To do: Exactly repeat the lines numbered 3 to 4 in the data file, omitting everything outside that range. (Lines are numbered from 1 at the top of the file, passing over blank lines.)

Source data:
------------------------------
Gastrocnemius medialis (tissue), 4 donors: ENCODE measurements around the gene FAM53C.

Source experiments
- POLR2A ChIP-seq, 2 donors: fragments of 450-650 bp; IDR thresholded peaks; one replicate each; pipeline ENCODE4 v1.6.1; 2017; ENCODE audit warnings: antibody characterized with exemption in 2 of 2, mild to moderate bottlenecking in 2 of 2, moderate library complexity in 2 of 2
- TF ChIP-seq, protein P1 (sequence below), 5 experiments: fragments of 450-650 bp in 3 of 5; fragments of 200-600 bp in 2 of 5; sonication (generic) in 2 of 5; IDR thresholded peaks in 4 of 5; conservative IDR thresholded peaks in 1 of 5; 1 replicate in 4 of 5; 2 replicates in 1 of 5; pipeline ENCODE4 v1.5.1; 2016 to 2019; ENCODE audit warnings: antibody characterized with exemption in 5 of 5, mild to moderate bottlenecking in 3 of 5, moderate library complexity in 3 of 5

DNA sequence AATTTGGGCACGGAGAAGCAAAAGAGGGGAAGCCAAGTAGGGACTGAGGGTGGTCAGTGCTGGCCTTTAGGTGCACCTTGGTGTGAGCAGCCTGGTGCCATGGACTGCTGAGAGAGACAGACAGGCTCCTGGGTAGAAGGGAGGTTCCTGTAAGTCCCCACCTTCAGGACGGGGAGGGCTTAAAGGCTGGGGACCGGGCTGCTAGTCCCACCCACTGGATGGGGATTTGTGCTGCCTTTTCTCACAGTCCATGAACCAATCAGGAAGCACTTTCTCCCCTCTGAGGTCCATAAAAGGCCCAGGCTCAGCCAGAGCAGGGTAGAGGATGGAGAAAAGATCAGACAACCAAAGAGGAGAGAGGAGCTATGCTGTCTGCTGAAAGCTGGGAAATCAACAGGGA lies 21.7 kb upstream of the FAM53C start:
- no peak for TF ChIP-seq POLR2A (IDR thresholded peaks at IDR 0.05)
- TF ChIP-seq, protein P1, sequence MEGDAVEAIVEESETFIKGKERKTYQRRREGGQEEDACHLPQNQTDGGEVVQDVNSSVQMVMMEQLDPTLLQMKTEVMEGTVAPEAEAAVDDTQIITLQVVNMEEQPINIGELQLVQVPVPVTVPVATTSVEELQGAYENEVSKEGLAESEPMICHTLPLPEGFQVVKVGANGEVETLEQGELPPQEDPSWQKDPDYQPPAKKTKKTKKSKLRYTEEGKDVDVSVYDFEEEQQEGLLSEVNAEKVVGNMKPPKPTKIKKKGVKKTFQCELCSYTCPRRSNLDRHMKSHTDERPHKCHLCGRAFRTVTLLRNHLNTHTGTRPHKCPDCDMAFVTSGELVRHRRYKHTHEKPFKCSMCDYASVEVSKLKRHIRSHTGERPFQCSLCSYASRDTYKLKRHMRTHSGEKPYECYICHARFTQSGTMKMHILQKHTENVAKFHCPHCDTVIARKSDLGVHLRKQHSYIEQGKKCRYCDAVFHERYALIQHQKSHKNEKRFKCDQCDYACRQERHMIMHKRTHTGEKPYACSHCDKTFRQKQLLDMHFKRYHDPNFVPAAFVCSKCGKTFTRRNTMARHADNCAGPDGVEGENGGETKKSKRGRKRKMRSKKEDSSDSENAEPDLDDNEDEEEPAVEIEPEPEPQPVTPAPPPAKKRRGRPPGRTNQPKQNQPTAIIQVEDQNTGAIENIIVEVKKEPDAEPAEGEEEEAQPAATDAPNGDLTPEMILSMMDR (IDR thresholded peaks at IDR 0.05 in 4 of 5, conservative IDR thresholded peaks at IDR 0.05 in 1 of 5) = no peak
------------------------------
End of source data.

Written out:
- POLR2A ChIP-seq, 2 donors: fragments of 450-650 bp; IDR thresholded peaks; one replicate each; pipeline ENCODE4 v1.6.1; 2017; ENCODE audit warnings: antibody characterized with exemption in 2 of 2, mild to moderate bottlenecking in 2 of 2, moderate library complexity in 2 of 2
- TF ChIP-seq, protein P1 (sequence below), 5 experiments: fragments of 450-650 bp in 3 of 5; fragments of 200-600 bp in 2 of 5; sonication (generic) in 2 of 5; IDR thresholded peaks in 4 of 5; conservative IDR thresholded peaks in 1 of 5; 1 replicate in 4 of 5; 2 replicates in 1 of 5; pipeline ENCODE4 v1.5.1; 2016 to 2019; ENCODE audit warnings: antibody characterized with exemption in 5 of 5, mild to moderate bottlenecking in 3 of 5, moderate library complexity in 3 of 5